A request for an electronic gaming establishment next to Roses was denied earlier this week, with City Council finding the request passed just three of four required standards.
A conditional use request by Sawan Reom to operate an electronic gaming establishment at 407 Southeast Blvd. in a HC-Highway Commercial district came before Council last month, but was tabled to Tuesday’s meeting. It was a matter previously heard by the Planning and Zoning Board, which recommended the request for approval in a 3-2 vote during its July 21 meeting.
Reom proposed to use an existing 2,800 square foot unit in the Roses shopping center. According to the Clinton Land Development Ordinance, there are a number of minimum requirements which the gaming operations must meet, encompassing hours of operation, maximum number of terminals or computers, parking and setbacks from other gaming establishments, churches and schools.
Along with those minimum requirements, the Council had to find that the request meets the four requirements for conditional use, including that the development: will not materially endanger the public health or safety; will not substantially injure the value of adjoining or abutting property; will be in harmony with the area in which it is to be located; and will be in general conformity with the Land Development Ordinance, thoroughfare plan or other plan officially adopted by the Council.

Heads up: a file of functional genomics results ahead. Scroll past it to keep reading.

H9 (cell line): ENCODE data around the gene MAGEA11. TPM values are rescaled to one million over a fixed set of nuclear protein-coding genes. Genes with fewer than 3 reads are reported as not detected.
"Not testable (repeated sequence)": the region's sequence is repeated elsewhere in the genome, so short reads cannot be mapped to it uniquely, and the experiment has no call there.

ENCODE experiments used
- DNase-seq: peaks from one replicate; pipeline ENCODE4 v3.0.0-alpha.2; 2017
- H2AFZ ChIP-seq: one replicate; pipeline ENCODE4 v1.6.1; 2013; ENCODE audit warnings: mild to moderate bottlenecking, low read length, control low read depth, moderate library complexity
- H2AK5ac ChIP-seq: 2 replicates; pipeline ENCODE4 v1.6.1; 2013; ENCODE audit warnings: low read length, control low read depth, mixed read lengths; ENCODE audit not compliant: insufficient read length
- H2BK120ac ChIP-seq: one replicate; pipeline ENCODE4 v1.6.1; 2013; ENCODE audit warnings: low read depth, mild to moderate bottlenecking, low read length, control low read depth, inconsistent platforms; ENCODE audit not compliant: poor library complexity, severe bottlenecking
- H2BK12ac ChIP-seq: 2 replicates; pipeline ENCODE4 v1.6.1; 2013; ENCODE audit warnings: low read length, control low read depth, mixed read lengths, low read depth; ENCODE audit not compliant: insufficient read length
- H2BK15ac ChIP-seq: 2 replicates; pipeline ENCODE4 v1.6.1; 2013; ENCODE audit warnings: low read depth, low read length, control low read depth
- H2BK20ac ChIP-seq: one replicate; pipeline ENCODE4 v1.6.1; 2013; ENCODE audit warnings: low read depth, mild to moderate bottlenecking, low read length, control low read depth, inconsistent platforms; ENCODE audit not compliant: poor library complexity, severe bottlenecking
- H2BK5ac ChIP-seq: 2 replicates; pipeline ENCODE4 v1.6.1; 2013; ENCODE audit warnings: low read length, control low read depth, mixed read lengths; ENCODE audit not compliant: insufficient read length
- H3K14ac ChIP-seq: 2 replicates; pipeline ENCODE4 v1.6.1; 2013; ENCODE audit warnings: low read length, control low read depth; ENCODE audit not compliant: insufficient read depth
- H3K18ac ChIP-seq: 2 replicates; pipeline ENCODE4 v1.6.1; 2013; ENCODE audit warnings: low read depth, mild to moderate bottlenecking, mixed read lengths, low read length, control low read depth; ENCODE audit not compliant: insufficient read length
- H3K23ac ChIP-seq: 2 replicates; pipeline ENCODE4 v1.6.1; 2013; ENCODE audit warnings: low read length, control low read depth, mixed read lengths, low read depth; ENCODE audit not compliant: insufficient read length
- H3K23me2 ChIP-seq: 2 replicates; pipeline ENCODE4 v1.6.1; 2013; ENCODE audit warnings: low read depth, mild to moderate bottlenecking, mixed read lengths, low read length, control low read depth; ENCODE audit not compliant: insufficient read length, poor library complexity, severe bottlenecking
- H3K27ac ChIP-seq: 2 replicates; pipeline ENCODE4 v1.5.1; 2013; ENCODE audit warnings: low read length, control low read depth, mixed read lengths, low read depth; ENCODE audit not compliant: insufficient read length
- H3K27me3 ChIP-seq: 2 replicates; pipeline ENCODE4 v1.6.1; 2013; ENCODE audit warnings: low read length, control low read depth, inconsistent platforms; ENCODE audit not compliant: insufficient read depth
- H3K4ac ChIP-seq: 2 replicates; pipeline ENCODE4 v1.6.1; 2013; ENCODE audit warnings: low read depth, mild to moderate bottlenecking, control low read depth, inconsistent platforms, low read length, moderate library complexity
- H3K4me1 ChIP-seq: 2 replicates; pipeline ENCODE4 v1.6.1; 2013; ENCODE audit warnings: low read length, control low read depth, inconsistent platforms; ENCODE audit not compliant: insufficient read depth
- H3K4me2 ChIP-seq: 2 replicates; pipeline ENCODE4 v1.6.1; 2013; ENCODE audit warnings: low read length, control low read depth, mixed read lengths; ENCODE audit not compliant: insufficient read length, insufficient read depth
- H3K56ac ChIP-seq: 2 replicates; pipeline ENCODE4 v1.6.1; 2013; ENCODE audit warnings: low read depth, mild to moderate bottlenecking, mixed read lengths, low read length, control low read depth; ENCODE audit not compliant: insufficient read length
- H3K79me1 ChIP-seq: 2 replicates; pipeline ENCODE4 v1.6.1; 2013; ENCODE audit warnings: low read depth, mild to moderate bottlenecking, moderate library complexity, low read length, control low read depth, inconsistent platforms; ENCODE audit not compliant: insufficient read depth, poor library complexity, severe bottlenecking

The Council unanimously voted that the request passed three of the standards, but also voted unanimously that it did not pass a fourth — finding that the establishment could injure adjoining property values.
There are some residences located across Warsaw Road from the proposed location, and Reom’s initial request did have to be modified, moving an address over within the Roses Shopping Center to be outside of the 1,000-foot minimum setback from a church on U.S. 701 Business.
Electronic gaming has been a cloudy issue throughout the state, with a vast gray area around the matter.
State law makes it illegal to conduct a sweepstakes through the use of an “entertaining display” to reveal a prize. But some, including a sweepstakes owner in Duplin, have argued pre-reveal software did not use such a display to conduct the sweepstakes — and the court ruled in their favor.
In Clinton, there are five sweepstakes venues currently on the books that bring in approximately half of the city’s $140,000 in business privilege license revenues annually. There are a total of 66 machines at the five local gaming establishments, with 57 of those machines at two different sites. Businesses are currently taxed at $1,000 per machine.
The machines have proven to be big revenue generators for municipalities, which set the taxes on them, while also making good money for those who run the businesses.
Reom said he was pursuing the sweepstakes establishment for that reason.
Reom previously told Council that he had an existing sweepstakes business in Hoke County and wanted to move it to Clinton, where he could make and save enough money to eventually open a salon in Roseboro.
Reom did not offer any further comments during Tuesday’s regular Council meeting.
Reach staff writer Chris Berendt at 910-249-4616. Follow the paper on twitter @SampsonInd and like us on Facebook.